The pace of the spread of COVID-19 has slowed across America. Increases in daily fatal cases and confirmed cases are about half of what they were seven weeks ago. Nevertheless, 550,726 Americans have died, which is about 20% of the world’s total. Confirmed cases have reached 30,223,587, or about 25% of the global number.
The range of the severity of the disease by state and county varies considerably. In a very few of the 3,143 U.S. counties and county-equivalents, not a single person has died of COVID-19.
The pace of the spread of the disease remains in part a race between vaccinations and the rising number of potentially dangerous variants. So far, 28% of the adult population has received at least one dose of vaccine, and 16% are fully vaccinated. While the Pfizer and Moderna vaccines require two shots, the one from Johnson & Johnson requires just a single dose. According to The New York Times, 180,646,465 doses have been delivered in the United States and 143,462,691 doses have been administered, which is a ratio of 75%.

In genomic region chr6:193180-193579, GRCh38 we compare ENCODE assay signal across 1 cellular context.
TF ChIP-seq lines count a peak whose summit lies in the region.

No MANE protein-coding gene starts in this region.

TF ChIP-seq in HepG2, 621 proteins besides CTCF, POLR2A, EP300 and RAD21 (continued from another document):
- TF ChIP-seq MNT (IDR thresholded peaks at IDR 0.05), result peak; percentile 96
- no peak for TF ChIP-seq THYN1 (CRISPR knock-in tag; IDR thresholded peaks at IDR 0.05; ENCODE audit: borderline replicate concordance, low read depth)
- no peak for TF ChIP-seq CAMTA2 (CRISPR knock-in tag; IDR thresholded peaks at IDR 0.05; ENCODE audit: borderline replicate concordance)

Variants are among the dangers epidemiologist and public health officials worry about. At least one, first identified in the United Kingdom, could soon account for most new U.S. cases. The Centers for Disease Control and Prevention (CDC) currently tracks three variants for the public. They have been found in all 50 states, and a number of other variants have emerged that the CDC does not report on to the public. This is the state with the most variants.
Additionally, much of the country has “opened up,” and this has caused worries that there will be a fourth wave of the disease. The nation’s newspapers were filled with reports of large college parties in Florida with hundreds of people in close proximity without masks.
Several states have moved well ahead of most of the nation when measured by vaccination rate. The state that has done the best so far is New Mexico. Thirty-eight percent of the population has been given at least one dose. Twenty-three percent of the population has been fully vaccinated. A total of 1,337,435 doses have been delivered to the state. From those, 1,224,826 shots have been given, for a ratio of 92%.
Even with such a strong track record, many people in New Mexico continue to wait to be vaccinated. According to television station KOB4:
Dr. Tracie Collins, cabinet secretary for the Department of Health, said next week’s allocation of vaccine will be more 116,000 doses, which includes 12,100 doses of the Johnson and Johnson vaccine.
“This is approximately 20,000 more doses than last week,” Collins said. “And we have huge capacity. We have the capacity to distribute thousands more doses each week.”
Even the state leading the nation has challenges.